Rev. Albert Wade, Sr.


May 8, 1908 - December 23, 1998
Role: Preacher
Known for: Strong singing voice, Kindness, Spiritual Life

Reverend Wade was born in Victoria, Texas; His parents were Tom Wade and Ginnie Bell Wade. His maternal grandfather was Charlie Bell. His paternal grandmother, Sarah Wofford Wade, was born during slavery and her father was a white man. Reverend Wade's families were farmers. They picked cotton, chopped wood, shucked cane and pulled corn. Reverend Wade knew at ten years of age that he was born to preach. He had a great voice and he liked to sing the Old 100s, a group of spirituals that came down from slavery times. He and his wife, Thelma Lee Johnson Wade, raised twenty nine children and grandchildren. They were both very kind and religious people. Reverend Wade’s contribution to the preservation of African American church music, his stories from the culture, and his kind heart and moral stances made him a favorite among his colleagues on the project.

Introduction to Rev. Albert Wade

Louise S. O'Connor
00:04:02
Voice of Rev. Albert Wade
00:03:10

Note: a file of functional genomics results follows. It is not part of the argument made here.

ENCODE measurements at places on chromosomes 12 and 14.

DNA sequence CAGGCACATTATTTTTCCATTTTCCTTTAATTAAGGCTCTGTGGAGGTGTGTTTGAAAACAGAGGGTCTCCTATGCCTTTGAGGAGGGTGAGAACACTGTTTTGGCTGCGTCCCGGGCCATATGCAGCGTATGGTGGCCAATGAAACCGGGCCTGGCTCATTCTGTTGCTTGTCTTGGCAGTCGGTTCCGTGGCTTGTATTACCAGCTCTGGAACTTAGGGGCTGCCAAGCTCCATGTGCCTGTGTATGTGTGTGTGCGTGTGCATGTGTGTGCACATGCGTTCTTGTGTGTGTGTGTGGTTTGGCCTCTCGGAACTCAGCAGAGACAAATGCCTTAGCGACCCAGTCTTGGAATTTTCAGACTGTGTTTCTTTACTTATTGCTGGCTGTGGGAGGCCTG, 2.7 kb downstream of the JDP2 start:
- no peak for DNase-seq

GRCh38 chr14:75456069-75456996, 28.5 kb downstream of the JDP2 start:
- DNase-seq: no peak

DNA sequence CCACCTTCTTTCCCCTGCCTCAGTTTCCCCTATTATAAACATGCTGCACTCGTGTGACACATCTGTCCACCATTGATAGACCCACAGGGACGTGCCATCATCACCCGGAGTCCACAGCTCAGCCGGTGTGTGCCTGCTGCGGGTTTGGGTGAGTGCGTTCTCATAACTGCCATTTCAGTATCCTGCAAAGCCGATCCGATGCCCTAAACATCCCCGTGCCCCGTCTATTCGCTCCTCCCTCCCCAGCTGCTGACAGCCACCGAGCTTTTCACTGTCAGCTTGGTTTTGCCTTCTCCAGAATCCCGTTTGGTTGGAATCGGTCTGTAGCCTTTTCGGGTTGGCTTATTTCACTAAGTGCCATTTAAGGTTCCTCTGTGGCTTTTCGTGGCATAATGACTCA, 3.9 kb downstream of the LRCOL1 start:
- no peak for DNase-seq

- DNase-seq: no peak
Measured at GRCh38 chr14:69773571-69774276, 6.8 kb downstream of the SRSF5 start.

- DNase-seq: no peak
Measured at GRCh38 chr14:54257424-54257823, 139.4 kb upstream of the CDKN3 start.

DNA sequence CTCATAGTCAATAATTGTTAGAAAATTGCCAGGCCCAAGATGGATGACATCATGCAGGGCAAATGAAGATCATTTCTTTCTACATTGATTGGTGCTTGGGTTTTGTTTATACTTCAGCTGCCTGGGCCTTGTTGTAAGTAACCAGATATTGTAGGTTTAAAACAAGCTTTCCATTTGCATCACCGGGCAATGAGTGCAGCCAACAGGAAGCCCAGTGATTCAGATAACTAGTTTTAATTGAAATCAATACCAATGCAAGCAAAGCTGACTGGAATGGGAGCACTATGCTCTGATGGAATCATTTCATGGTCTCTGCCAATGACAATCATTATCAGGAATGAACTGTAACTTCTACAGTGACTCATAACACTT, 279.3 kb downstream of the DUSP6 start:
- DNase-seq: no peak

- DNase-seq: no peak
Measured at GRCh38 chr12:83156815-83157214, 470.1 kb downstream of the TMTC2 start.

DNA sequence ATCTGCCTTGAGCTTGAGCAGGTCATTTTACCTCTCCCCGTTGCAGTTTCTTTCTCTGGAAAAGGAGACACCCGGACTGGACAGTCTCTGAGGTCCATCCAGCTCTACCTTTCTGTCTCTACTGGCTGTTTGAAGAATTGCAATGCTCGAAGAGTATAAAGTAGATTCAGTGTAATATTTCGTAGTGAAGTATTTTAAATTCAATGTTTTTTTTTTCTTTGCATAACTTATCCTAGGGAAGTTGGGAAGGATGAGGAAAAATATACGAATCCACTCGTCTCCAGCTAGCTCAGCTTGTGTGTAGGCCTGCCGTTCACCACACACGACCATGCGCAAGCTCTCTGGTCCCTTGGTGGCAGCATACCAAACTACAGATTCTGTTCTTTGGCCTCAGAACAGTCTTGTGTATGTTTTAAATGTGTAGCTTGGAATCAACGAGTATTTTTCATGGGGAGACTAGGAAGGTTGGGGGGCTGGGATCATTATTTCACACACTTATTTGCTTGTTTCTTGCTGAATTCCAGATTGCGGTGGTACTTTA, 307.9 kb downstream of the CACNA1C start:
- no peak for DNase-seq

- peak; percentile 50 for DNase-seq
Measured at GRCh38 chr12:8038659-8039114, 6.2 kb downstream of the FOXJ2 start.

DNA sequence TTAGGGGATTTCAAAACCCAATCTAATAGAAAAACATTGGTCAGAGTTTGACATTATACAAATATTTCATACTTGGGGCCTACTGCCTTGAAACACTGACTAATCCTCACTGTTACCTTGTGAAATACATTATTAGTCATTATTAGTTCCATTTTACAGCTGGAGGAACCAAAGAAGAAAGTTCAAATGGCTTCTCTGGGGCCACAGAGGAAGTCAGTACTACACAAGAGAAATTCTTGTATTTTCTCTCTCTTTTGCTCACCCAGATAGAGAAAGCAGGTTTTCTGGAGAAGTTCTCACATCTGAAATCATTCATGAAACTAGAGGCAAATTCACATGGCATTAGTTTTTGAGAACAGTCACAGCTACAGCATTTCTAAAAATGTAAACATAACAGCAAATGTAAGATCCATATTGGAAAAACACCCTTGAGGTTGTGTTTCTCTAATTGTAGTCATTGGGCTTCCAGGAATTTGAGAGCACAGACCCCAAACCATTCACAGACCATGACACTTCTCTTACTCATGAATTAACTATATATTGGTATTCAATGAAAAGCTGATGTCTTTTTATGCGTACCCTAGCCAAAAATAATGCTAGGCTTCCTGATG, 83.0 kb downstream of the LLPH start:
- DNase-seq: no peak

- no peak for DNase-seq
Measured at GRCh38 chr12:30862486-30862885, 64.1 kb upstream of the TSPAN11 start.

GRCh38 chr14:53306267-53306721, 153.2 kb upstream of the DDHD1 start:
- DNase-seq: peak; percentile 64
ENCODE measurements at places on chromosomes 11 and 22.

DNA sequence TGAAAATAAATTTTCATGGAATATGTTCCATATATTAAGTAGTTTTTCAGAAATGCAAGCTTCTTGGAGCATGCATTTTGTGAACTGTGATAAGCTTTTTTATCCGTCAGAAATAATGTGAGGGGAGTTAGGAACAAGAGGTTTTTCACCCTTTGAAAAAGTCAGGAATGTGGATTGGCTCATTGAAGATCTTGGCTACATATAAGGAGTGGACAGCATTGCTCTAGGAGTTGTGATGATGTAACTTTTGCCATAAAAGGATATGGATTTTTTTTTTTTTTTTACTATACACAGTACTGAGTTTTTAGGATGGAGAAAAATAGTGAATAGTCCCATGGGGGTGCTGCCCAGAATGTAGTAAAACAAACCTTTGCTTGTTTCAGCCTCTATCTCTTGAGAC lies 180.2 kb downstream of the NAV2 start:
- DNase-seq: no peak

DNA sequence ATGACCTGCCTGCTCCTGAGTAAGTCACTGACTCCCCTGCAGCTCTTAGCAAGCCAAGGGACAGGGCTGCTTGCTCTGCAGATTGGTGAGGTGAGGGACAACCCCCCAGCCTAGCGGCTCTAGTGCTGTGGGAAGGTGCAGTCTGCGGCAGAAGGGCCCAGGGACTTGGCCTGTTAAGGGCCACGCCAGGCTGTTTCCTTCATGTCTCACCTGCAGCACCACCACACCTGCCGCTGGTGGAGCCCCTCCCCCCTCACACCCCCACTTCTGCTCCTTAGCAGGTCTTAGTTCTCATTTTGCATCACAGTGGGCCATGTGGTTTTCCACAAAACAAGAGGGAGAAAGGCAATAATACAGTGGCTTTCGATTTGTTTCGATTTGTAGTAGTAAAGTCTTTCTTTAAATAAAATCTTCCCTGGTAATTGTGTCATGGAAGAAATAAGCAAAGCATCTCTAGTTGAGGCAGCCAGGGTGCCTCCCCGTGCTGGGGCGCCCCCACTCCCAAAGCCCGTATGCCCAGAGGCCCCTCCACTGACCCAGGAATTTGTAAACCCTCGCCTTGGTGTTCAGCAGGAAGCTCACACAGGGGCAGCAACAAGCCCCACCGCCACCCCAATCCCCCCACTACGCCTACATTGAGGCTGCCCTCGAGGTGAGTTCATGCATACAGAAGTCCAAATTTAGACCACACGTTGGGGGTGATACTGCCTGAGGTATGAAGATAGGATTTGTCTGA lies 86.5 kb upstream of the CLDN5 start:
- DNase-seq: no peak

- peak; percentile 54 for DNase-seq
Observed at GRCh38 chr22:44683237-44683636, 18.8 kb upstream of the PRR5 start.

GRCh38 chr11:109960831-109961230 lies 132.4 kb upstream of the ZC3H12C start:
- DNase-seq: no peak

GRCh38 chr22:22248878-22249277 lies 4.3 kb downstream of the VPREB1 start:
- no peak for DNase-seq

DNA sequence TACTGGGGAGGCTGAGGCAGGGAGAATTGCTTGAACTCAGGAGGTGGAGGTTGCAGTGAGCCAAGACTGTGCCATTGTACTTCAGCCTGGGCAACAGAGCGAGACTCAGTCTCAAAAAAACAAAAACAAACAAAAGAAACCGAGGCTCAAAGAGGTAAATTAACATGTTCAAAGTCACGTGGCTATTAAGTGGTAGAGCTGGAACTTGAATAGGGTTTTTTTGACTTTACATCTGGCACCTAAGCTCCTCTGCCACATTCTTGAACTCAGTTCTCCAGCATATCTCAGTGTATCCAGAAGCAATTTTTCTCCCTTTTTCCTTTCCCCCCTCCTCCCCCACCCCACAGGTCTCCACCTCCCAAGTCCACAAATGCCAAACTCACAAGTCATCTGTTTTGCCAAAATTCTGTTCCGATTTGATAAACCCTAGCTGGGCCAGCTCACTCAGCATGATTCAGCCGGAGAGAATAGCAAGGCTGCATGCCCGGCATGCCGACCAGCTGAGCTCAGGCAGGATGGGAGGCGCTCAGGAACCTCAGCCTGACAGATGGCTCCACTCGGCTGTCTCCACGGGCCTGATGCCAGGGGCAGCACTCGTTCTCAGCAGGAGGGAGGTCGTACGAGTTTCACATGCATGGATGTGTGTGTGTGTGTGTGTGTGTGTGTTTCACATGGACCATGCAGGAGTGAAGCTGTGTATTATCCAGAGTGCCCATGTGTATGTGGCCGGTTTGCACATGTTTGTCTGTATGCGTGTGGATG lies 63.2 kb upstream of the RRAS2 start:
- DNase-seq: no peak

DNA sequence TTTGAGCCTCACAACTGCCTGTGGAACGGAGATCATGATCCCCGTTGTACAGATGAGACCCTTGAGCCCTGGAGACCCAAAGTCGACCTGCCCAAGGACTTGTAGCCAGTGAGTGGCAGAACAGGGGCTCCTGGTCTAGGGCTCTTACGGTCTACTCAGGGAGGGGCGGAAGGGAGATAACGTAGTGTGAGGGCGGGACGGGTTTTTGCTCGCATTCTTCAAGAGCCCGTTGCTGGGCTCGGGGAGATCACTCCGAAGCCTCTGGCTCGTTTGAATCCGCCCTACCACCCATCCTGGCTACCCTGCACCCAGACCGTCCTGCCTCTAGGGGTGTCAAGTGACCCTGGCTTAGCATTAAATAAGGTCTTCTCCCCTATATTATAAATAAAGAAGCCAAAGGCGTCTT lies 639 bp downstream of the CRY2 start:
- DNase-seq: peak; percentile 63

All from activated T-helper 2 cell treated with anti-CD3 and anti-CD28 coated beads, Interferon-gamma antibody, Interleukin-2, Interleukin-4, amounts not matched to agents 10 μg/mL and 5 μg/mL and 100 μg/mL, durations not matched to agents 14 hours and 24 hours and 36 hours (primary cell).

RW – In those hymns that those people sung, they brought much truth to light because we lived to see what we were singing about. Well, you see back in the slavery time, the black couldn't go to the white school. Black couldn't go to the white church. And they would have tabernacle, you know. They'd build tabernacles out in the country; the white people did. One time they had one here on the corner down there. These plantation workers; slaves, would go to these meetings, but they'd always sit outside. And this particular preacher this night was preaching. And through his message this young girl, I guess she was about seventeen years old, she confessed Christ as her Savior. And she went when this preacher extended the privilege of the church and asked if anybody would, like you and I with church. Well, she went in and told her testimony that she had found the Lord through his preaching, and she would like to unite with this church. So, this minister said to the congregation, "Y'all heard the testimony come from this young lady." Say, "What are you going to do about it?" They said, "Well, no black can't join this church; nothing but white." And he shook her hand, the preacher did, and he said, "I'm just a minister. They say we can't take you in." So she turned to walk away. She was singing this song. (singing) "I'm gonna tell God how you treat me. Yes, I'm gonna tell God how you treating me, one of these days. Hallelujah. I'm gonna tell God how you treat me. I'm gonna tell God how you treating me, one of these days." And then her mother, she worked for some of these people. And at dinner time, she had to eat in the kitchen. She couldn't go in the dining room and eat with the white people. And this girl would say, (singing) "I'm gonna eat at a welcome table. Yes, I'm gonna eat at a welcome table, one of these days. Hallalujah. I'm gonna eat at a welcome table. I'm gonna eat at a welcome table, one of these days."